Enterprise Software, ERP and Blockchain

The Enterprise Journey to Blockchain (Part 2)

In Bridge to Blockchain Part 1 I discussed how blockchain startups were targeting many industries, particularly those dominated by rigid and traditional business practices involving many parties with complicated business processes. I discussed some of the differences between the traditional enterprise world and the multi-party network model of blockchain. Now let’s take a closer look at the difference between enterprise solutions and networks.

    Traditional Centralized Enterprise vs Decentralized Network Systems and Processes

    The traditional legacy approach to business networks and related business processes has been single company centric with bolt on B2B EDI and one way “web portal” technologies. Today each company has it’s own funky mix of private systems, custom point solutions, single company planning processes, single company system of record, no single source of truth between companies, centralized cloud service providers providing one company applications on the cloud, point to point B2B EDI, one way Web Portals, single company MDM systems, all mixed in with manual excel and ad hoc email collaboration, etc… You can white board this landscape to answer your Gen Z and Millennial employees when they complain about hard to use interfaces and tribal knowledge based business process that are strangely difficult for new comers to learn.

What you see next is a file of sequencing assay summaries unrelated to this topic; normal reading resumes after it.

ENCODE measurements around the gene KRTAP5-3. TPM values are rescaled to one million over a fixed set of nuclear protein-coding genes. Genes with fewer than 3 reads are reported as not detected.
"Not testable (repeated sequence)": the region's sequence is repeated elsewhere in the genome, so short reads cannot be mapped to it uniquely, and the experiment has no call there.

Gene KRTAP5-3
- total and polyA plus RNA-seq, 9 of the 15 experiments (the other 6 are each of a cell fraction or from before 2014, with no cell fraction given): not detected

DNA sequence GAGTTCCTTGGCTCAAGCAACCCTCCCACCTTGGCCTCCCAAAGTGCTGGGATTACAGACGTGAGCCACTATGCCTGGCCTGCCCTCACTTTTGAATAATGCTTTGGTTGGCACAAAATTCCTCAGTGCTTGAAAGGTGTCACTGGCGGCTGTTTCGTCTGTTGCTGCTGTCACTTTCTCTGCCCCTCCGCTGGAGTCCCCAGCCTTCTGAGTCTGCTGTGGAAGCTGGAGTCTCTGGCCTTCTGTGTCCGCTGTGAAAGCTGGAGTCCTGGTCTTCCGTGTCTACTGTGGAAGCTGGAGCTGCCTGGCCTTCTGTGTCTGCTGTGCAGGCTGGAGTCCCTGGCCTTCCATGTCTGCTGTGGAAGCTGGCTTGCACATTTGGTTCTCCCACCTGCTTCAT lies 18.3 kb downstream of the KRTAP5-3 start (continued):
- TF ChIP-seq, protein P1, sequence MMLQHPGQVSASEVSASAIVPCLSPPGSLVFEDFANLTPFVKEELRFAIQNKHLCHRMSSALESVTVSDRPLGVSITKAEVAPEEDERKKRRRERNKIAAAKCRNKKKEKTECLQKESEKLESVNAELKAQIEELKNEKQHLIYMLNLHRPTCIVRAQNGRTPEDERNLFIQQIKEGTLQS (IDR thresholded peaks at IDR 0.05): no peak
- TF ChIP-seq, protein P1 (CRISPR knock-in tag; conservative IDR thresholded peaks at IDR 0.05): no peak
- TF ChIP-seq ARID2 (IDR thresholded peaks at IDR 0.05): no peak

The traditional legacy approach to business networks has been single company centric with bolt on B2B EDI and one way “web portal” technologies. This inefficient and complex web is ripe for blockchain disruption... - Geoff Annesley Click To Tweet

    After the trillions of dollars invested in corporate IT services and B2B applications companies struggle with trust that revolve around multi party relationships and transactions, this might sound familiar:

    • “we don’t trust our channel partners forecast”
    • “No we won’t share our data (POS, Forecasts, Test Results, …) due to security, replication, control issues”
    • “Yes we trust our suppliers but we need to verify they are doing what they say they are doing”
    • “We don’t trust your production schedule so we are ordering ahead and buffering more inventory”
    • “On the last NPI ramp we found out about supply issues way too late”
    • “We have contaminated or damaged products and it takes weeks to sort out root cause”